Although you can supplement by using chemical herbicides (to kill the escapees), you do not have to, so this method can be considered organic. You are killing Japanese knotweed with patience, not with chemicals. In military terms, the equivalent would be keeping a city under siege for a number of years to starve out the inhabitants, rather than going in for an all-out assault.
If you wish to stay organic and avoid spraying to control these escapees, sink bamboo barriers down several feet, all along the perimeter of your tarps. But, for a large area, this solution represents a lot of work and significant cost.
As long as there is no rush to do something more permanent with the space in question, simply plan on leaving the tarps in place for the 20-year waiting period. What makes exercising patience here more palatable is that you can simply landscape right over the tarps, using raised beds and/or container gardens. And mulch can be applied over the tarp areas outside the raised beds and/or container gardens, both to disguise the tarps and to protect them from UV rays. So, while you wait, the space can still be attractive and functional.
Pros and Cons of Spraying Japanese Knotweed
Spraying Japanese knotweed with herbicide is a popular removal method. It, too has its pros and cons. First the cons:
- It is not organic.
- The herbicide most commonly used to spray Japanese knotweed will also kill anything else it comes into contact with.
- Unless you spray in just the right way, Japanese knotweed can also use its "dormancy defense" against the herbicide.
The chemical herbicide most commonly used to kill this weed is glyphosate (sold most often under the brand name of "Roundup"). Increasingly, glyphosate has come under scrutiny as being potentially hazardous to the sprayer's health.
Glaister points out that exactly how you spray can be critical to your success. Many homeowners, thinking that spraying more often means they are doing "a better job," are actually making a mistake. The intense spraying causes the Japanese knotweed's dormancy defense mechanism to kick in. Yes, spraying kills the top growth, but the rhizomes live on, ready to fight another day (after a sufficient pause). The result is that the weed returns in a few years. To combat this result, Glaister recommends taking a more gradual approach to spraying.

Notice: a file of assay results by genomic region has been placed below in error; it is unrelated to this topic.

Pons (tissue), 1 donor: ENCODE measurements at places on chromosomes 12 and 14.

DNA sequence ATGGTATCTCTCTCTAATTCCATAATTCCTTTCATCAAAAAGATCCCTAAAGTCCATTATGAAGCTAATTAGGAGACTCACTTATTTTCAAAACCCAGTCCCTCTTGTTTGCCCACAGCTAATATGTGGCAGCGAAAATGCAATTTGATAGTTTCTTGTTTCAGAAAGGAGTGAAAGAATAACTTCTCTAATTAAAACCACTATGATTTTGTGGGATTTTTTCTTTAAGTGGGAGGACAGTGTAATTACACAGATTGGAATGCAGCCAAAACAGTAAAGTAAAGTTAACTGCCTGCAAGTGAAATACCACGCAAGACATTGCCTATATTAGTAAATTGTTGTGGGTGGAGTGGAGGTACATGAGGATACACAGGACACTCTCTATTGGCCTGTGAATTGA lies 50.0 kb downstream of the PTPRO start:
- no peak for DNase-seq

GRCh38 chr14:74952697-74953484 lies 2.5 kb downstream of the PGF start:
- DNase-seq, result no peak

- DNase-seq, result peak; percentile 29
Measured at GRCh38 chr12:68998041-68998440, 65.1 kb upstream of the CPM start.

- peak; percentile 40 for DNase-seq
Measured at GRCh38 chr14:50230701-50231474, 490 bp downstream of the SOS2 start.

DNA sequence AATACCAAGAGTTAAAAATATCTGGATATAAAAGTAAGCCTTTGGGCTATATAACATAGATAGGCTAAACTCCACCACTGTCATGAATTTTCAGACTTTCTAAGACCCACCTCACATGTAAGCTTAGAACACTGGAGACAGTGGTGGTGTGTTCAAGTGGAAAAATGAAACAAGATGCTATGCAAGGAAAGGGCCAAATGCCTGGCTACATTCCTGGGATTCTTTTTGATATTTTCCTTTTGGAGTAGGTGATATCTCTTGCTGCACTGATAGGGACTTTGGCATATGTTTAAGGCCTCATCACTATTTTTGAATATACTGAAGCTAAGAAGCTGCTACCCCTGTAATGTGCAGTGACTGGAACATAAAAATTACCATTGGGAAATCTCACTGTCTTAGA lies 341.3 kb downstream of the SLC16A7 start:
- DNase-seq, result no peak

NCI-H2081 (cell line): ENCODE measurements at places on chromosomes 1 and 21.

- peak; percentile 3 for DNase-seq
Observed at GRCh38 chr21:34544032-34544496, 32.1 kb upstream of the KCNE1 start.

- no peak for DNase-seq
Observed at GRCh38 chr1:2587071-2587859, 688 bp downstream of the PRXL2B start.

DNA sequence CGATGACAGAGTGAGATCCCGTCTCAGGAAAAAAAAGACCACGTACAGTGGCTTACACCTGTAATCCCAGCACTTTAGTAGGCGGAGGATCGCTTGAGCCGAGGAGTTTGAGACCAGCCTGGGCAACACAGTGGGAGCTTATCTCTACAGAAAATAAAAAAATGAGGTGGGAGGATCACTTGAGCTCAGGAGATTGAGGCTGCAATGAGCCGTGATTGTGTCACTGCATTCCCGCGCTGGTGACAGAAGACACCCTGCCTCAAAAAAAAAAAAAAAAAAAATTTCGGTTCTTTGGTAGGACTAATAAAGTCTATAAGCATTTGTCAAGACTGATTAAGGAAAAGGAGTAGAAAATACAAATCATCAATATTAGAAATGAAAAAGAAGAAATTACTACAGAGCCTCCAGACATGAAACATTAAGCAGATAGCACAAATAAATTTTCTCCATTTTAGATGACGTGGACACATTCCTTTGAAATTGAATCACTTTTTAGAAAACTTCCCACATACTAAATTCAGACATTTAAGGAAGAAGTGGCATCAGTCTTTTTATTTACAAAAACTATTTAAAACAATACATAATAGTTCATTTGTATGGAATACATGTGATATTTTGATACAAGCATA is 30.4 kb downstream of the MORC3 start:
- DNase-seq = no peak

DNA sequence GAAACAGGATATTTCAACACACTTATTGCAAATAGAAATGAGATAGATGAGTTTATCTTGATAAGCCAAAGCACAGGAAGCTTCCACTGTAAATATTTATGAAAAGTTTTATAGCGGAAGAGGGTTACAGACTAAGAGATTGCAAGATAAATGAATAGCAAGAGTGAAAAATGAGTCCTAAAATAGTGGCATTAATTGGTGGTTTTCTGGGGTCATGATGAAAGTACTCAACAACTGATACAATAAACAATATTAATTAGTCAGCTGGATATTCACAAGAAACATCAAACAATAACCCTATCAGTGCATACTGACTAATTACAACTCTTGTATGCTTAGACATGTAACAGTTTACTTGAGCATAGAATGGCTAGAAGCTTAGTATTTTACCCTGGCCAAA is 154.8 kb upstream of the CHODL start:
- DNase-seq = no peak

Spraying does it have its pros, including that:
- It is less work than using tarps.
- You can allow the plants' rhizome system to work against them.
- If you do it right, spraying can remove Japanese knotweed more quickly.
Unlike with the smothering method, there is very little prep work involved in spraying. In fact, you can even buy sprays in ready-to-use form to avoid having to do any mixing.
The best time to spray is in fall. This the time of year when nutrients are most actively being stored in the plants' rhizomes. So, when you spray the herbicide onto the foliage, it gets pulled right down into the Japanese knotweed's critical underground storage system for nutrients.
Holding off till fall to spray (as opposed to spraying throughout the spring and summer) also ties in to Glaister's advice about less-frequent spraying being more effective. While it is impossible to give a timetable, you should, following this method, be able to eradicate Japanese knotweed in a matter of years, rather than decades.